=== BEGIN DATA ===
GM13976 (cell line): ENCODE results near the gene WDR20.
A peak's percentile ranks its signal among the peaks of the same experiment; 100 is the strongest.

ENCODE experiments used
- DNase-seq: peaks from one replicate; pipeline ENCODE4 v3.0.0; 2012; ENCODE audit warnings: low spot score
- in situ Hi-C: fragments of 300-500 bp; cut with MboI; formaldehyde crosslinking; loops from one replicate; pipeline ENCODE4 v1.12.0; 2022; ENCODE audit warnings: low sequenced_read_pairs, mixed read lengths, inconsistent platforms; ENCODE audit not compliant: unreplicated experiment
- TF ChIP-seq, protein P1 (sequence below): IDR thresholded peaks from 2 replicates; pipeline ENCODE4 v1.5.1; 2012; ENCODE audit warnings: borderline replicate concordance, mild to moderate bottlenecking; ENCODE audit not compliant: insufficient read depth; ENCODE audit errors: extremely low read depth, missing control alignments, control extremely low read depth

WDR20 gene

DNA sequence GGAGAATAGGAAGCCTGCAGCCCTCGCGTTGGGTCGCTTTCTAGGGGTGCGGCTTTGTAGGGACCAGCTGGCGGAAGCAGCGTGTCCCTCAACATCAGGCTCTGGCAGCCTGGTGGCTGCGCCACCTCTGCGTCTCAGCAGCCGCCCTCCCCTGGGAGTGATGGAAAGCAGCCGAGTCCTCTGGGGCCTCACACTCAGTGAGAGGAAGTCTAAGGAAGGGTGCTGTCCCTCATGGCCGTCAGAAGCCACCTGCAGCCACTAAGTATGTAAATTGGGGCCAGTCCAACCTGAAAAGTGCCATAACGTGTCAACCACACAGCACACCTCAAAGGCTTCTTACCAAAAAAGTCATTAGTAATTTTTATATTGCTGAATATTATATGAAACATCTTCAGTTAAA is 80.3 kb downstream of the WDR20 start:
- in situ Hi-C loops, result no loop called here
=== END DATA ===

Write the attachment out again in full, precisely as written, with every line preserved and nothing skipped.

GM13976 (cell line): ENCODE results near the gene WDR20.
A peak's percentile ranks its signal among the peaks of the same experiment; 100 is the strongest.

ENCODE experiments used
- DNase-seq: peaks from one replicate; pipeline ENCODE4 v3.0.0; 2012; ENCODE audit warnings: low spot score
- in situ Hi-C: fragments of 300-500 bp; cut with MboI; formaldehyde crosslinking; loops from one replicate; pipeline ENCODE4 v1.12.0; 2022; ENCODE audit warnings: low sequenced_read_pairs, mixed read lengths, inconsistent platforms; ENCODE audit not compliant: unreplicated experiment
- TF ChIP-seq, protein P1 (sequence below): IDR thresholded peaks from 2 replicates; pipeline ENCODE4 v1.5.1; 2012; ENCODE audit warnings: borderline replicate concordance, mild to moderate bottlenecking; ENCODE audit not compliant: insufficient read depth; ENCODE audit errors: extremely low read depth, missing control alignments, control extremely low read depth

WDR20 gene

DNA sequence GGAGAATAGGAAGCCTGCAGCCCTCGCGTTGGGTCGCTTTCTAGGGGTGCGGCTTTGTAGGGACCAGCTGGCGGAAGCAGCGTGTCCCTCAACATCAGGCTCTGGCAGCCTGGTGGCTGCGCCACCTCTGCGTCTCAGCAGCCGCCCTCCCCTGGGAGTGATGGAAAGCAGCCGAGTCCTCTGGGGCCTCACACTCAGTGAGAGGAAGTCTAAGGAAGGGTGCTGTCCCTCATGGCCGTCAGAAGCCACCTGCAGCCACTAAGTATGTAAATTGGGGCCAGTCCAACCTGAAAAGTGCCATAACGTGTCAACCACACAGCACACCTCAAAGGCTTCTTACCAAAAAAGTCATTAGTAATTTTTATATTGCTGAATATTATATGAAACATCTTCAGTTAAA is 80.3 kb downstream of the WDR20 start:
- in situ Hi-C loops, result no loop called here